Res Vestib Sci.  2019 Jun;18(2):50-53. 10.21790/rvs.2019.18.2.50.

Neuromyelitis Optica Spectrum Disorder Presented with Upbeat Nystagmus and Intractable Vomiting

Affiliations
  • 1Department of Neurology, Chonnam National University Medical School, Chonnam National University Hospital, Gwangju, Korea. nrshlee@chonnam.ac.kr

Abstract

Neuromyelitis optica spectrum disorder (NMOSD) is an inflammatory demyelinating autoimmune disease of central nervous system characterized by relapsing attacks that target the optic nerves and spinal cord, as well as aquaporin-4 (AQP4) enriched periventricular brain regions. The area postrema (AP), located in the dorsal medulla, is the chemosensitive vomiting center and has high AQP-4 expression. The AP syndrome with unexplained hiccups, nausea, and vomiting is one of the core clinical characteristics in the NMOSD and maybe the first presenting symptom. We experienced a 25-year-old woman presented with intractable vomiting, dizziness and oscillopsia. Upbeat nystagmus detected on the bedside examination led to comprehensive neurological workups including magnetic resonance imaging, and she was diagnosed as the AP syndrome. Ten months later, she experienced a recurrence as a longitudinally extensive transverse myelitis and the diagnosis was finally compatible with NMOSD without AQP4-IgG. NMOSD, especially the AP syndrome, should be considered in any dizzy patient with intractable vomiting, and detailed neuro-otologic and neuro-ophthalmologic examinations are warranted for the correct diagnosis.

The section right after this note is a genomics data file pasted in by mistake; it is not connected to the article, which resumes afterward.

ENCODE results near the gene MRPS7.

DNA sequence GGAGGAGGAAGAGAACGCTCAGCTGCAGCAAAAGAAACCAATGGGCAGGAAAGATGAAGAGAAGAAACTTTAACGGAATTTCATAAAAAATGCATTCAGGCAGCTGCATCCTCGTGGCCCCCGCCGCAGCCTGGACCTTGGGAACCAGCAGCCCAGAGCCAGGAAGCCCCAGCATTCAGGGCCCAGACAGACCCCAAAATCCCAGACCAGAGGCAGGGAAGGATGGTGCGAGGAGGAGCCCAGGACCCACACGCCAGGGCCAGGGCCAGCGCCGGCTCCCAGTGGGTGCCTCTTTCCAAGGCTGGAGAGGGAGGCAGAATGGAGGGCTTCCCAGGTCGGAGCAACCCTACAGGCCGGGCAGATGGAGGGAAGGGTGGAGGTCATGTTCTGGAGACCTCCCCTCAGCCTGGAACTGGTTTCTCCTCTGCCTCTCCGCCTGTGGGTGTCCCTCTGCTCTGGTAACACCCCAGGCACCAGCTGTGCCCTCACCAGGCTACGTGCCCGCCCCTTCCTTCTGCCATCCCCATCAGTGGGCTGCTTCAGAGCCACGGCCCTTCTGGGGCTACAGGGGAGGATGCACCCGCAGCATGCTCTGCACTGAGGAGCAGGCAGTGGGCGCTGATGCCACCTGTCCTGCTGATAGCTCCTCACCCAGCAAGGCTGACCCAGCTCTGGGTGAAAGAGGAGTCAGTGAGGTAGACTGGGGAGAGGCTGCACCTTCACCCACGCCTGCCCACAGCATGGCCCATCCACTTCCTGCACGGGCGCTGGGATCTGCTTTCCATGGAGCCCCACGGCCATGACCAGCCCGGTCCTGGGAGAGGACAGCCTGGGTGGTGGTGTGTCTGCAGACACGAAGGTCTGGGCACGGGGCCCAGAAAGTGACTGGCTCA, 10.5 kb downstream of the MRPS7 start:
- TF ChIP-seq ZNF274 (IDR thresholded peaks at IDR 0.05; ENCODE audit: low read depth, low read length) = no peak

Keyword

Area postrema; Neuromyelitis optica spectrum disorder; Vomiting; Vertical nystagmus

MeSH Terms

Adult
Area Postrema
Autoimmune Diseases
Brain
Central Nervous System
Diagnosis
Dizziness
Female
Hiccup
Humans
Magnetic Resonance Imaging
Myelitis, Transverse
Nausea
Neuromyelitis Optica*
Nystagmus, Pathologic
Optic Nerve
Recurrence
Spinal Cord
Vomiting*
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